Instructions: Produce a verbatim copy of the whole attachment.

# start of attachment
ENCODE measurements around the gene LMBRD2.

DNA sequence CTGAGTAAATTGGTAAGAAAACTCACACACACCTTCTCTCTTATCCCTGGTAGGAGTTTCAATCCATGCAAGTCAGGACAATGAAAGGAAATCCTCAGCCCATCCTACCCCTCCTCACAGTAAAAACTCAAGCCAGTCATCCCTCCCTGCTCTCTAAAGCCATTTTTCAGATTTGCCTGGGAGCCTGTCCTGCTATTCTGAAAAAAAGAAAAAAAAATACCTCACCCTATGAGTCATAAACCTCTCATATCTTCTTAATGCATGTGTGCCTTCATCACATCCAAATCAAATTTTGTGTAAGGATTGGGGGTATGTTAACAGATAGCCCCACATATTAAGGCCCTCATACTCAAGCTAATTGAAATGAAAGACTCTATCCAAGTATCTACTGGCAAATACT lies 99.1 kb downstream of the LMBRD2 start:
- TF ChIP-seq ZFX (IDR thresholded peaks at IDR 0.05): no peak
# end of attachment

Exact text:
ENCODE measurements around the gene LMBRD2.

DNA sequence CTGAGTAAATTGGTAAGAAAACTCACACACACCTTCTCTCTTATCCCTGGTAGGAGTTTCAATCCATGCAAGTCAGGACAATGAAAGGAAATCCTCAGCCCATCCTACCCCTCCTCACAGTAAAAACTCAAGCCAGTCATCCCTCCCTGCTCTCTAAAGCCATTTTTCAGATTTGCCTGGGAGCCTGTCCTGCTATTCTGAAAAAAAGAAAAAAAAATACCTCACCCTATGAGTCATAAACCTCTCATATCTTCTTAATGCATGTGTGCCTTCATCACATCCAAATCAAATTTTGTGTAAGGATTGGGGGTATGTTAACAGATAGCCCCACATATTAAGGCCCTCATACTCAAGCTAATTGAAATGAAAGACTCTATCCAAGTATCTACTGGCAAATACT lies 99.1 kb downstream of the LMBRD2 start:
- TF ChIP-seq ZFX (IDR thresholded peaks at IDR 0.05): no peak